5 Steps to Personalization — In Months Not Years
Personalization is all about tailoring the shopping experience for each customer to offer the right products at the right price. But how do you make the right offer when you don’t know who the customer is? Most visitors to a website are anonymous, and you may have no prior knowledge about them. But perhaps even more fundamentally, how can you help your customers (anonymous or otherwise) find the right products in the first place?
This blog outlines 5 steps to starting your on-line/digital personalization journey that can be achieved in months, not years. The grand picture of personalization requires board level buy-in, company wide strategies, and large transformation projects. But by focusing on the start of your customer’s online retail journey, and taking a few innovative approaches, you can achieve valuable results in the near term with no invasive work required.
Step 1 – Begin digitizing your retail knowledge
Many personalization strategies involve capturing large volumes of data (Big Data) in order to extract patterns, which can be used to create insight into your customers. It takes time to gather the information, and specialized data science skills to extract the patterns, but, as experts in your retail vertical, you already possess a wealth of information that can quickly be applied to improving your customer’s online experience.
I’ll cover what this means in more detail in the subsequent four steps, but it’s important to note that your industry knowledge is actually a differentiator! What customers are searching for, or what social media post they’ve responded to, or what items they’ve been browsing, gives you an incredible insights into those individual. This is important because it means you can use that information to personalize their experience, and you don’t even need to know who they are.
Customers have demonstrated a willingness to trade personal details for better experiences and offers. But by demonstrating you understand them immediately (before they give you any personal details), and proving you can use that knowledge to improve their experience, they are far more likely to share further information with you. It’s at that point, that your Big Data strategies can be really maximized.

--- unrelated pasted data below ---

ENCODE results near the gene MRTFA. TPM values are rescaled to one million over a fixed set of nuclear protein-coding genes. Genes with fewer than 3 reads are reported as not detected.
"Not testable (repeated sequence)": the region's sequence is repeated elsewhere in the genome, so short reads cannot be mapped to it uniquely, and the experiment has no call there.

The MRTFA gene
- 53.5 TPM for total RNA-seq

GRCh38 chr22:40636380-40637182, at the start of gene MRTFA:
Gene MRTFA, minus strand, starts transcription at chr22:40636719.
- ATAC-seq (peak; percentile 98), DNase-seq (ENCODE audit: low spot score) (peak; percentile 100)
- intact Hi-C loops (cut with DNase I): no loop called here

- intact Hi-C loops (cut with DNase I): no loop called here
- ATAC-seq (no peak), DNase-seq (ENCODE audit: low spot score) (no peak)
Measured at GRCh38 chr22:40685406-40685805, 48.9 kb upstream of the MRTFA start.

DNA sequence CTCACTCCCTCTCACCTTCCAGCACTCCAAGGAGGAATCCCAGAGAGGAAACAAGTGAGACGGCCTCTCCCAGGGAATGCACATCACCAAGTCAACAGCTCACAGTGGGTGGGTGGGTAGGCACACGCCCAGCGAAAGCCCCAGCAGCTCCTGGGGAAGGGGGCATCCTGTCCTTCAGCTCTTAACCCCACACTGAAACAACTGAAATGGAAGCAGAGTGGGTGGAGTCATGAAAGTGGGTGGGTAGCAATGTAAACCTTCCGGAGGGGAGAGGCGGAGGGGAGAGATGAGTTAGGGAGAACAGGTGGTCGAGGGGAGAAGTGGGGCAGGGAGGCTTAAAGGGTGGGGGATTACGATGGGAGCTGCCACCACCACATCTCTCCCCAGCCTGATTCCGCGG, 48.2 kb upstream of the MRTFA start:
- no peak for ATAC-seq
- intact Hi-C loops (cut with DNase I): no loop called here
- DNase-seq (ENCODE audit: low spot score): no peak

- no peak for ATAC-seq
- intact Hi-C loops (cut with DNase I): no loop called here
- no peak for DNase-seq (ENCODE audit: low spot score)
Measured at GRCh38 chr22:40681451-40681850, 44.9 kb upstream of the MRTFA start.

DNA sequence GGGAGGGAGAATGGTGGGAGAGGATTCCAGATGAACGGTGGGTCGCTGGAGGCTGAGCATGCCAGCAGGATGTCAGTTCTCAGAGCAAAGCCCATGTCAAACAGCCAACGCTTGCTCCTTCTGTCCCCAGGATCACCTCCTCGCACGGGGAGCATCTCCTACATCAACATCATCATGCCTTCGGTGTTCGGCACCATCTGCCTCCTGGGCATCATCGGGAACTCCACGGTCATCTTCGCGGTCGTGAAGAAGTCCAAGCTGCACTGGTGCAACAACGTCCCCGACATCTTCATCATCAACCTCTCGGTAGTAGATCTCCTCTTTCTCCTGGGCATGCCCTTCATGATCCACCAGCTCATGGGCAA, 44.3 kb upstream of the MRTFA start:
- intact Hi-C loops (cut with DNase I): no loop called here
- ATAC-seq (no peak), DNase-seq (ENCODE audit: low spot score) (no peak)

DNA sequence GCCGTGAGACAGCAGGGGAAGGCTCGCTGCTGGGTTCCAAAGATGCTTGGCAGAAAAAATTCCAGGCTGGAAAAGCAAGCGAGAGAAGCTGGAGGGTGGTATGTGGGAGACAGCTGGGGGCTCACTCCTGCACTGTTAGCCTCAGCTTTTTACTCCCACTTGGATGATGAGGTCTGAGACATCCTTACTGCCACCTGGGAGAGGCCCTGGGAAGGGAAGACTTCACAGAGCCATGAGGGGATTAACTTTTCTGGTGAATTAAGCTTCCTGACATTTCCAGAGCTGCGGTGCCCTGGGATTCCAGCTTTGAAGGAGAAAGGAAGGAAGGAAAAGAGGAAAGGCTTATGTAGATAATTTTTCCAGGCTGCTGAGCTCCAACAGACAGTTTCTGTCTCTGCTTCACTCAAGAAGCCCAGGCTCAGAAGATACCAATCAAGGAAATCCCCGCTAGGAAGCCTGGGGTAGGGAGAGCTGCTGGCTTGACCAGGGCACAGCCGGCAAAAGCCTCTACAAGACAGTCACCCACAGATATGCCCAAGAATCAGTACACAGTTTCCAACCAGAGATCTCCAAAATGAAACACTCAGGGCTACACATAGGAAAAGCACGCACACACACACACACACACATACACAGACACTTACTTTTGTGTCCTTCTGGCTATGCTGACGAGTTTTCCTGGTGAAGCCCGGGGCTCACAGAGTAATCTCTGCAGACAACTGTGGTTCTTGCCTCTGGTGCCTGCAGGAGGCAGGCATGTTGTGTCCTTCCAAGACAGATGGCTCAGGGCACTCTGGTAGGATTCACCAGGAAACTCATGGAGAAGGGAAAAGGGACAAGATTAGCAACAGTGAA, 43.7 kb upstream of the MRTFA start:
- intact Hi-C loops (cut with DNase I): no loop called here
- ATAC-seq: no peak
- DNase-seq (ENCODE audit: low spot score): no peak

Step 2 – Drive more traffic to your web site
This is really the start of many of your customers’ online journey: Finding the products they are interested in. The greatest personalization engine in the world is no use unless your customers have found you first.
The two most common methods people use to find new products online are through search engines, and social media.
Search engine optimization is a rich and complex topic, and worthy of a full book – not a tiny section in a blog post. But a simple rule is that adding extra meta-data to your product pages will help search engines pick them for relevancy. However, the more focused and topic-based that information and meta-data is, the higher search engines will rank that page (for a particular set of search phrases). This is the first example of where your industry knowledge comes into effect. By understanding what people are likely to be searching for (and the terms they might use), you help make your product pages highly relevant for key searches.
Social media has quickly become an equally important strategy in driving traffic to websites. Sponsored ads can be a highly effective tool. But like any advertising, knowing who to advertise to, where you can find them, and what messaging to use, requires industry knowledge.
Step 3 – Guide the customer to the right product
Once your customers have found your website, the next step is quickly guiding them to the relevant products. If they’ve come from a sponsored product link they may already have a head-start, but typically users will look to use the website’s search facilities.